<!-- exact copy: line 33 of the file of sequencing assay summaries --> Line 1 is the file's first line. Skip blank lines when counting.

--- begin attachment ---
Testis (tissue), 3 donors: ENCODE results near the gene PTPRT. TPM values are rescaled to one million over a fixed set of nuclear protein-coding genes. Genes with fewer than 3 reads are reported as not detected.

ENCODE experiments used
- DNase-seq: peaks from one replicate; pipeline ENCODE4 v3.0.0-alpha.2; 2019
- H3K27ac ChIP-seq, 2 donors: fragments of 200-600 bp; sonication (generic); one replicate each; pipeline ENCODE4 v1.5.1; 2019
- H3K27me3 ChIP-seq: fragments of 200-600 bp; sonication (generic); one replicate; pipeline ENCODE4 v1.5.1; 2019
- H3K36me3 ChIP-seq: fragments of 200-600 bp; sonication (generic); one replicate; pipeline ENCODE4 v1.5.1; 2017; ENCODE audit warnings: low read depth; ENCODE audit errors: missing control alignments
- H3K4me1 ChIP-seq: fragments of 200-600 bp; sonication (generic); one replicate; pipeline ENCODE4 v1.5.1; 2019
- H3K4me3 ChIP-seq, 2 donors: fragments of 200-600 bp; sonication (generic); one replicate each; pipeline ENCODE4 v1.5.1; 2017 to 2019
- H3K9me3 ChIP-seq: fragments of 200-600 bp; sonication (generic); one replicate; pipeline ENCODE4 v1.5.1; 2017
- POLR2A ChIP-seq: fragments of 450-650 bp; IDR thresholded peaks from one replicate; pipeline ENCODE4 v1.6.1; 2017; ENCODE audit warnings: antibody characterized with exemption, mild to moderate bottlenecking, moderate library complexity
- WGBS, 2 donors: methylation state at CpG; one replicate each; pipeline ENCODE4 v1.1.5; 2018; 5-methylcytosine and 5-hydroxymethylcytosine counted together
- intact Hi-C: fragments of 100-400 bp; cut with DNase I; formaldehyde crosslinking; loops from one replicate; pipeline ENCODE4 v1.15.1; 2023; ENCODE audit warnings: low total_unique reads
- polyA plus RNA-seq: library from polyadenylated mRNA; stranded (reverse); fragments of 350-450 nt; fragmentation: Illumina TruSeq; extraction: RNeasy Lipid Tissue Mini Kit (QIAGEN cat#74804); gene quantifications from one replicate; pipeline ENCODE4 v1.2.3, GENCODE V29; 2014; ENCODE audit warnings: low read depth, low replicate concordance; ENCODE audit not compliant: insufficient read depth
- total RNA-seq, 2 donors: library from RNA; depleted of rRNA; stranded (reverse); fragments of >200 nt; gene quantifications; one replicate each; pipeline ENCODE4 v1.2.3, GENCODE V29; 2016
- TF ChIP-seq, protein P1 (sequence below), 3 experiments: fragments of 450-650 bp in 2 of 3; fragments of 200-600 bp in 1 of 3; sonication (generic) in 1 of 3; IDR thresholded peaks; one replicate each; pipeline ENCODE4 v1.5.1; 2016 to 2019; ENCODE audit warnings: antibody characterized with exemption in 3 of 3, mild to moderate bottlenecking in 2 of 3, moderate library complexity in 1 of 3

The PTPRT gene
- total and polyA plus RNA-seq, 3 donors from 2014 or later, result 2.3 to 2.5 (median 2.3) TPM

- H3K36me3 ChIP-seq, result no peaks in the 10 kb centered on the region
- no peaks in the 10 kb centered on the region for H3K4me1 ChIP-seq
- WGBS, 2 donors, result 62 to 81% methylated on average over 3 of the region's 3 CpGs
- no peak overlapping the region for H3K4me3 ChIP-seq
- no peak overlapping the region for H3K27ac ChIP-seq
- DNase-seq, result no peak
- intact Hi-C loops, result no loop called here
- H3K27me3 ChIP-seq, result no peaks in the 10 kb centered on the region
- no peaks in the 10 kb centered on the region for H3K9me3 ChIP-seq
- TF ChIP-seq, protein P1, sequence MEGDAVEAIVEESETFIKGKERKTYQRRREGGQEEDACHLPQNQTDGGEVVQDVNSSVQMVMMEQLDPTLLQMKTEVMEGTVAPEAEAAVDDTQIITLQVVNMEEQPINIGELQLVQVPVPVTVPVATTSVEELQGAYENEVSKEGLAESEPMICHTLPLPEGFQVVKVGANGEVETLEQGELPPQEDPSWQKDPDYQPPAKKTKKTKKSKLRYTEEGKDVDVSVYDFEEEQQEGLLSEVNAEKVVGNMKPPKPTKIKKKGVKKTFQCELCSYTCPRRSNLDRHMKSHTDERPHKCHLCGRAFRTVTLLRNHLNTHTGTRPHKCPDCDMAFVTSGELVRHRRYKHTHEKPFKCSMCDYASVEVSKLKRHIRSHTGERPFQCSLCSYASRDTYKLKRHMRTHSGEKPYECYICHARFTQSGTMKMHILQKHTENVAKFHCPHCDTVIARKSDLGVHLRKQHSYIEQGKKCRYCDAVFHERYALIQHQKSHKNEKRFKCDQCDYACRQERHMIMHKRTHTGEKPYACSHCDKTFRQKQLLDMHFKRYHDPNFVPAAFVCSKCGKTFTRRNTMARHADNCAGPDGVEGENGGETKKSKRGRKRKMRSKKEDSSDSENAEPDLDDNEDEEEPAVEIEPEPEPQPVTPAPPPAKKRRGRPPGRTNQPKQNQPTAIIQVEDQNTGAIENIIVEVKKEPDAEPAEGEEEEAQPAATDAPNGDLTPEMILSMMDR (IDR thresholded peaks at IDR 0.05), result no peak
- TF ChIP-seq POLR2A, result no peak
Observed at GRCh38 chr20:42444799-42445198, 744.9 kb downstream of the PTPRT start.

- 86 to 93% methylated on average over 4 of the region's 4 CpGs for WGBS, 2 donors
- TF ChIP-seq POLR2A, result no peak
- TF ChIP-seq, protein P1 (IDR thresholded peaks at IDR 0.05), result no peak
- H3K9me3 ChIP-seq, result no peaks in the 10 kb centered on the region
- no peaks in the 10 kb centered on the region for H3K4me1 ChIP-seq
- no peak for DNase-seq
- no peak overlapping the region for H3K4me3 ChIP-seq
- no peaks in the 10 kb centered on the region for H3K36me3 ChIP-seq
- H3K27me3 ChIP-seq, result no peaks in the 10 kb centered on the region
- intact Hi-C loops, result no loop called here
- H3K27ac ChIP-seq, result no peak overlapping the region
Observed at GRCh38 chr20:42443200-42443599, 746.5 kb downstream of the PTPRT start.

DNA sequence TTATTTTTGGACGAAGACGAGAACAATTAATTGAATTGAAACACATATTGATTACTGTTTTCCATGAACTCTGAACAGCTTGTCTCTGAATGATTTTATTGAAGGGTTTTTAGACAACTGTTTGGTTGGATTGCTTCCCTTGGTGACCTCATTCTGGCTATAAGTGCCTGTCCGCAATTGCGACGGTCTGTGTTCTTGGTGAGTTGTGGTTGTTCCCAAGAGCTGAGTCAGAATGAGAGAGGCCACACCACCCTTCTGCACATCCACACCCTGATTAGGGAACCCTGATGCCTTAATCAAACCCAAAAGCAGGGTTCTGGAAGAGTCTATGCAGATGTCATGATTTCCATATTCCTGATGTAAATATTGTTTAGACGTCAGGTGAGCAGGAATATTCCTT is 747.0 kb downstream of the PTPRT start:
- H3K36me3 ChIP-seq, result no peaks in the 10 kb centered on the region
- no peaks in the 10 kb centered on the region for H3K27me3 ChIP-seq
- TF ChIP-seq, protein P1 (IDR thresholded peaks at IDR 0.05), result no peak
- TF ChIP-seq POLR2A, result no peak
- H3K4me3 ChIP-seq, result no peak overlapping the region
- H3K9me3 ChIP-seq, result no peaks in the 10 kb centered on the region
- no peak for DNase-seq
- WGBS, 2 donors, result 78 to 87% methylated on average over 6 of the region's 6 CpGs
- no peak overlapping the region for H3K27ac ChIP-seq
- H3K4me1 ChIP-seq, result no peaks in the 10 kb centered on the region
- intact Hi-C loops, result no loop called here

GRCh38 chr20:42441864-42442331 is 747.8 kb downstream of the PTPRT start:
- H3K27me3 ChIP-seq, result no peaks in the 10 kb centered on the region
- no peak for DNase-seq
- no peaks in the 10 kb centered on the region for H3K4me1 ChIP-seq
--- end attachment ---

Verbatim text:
- H3K9me3 ChIP-seq, result no peaks in the 10 kb centered on the region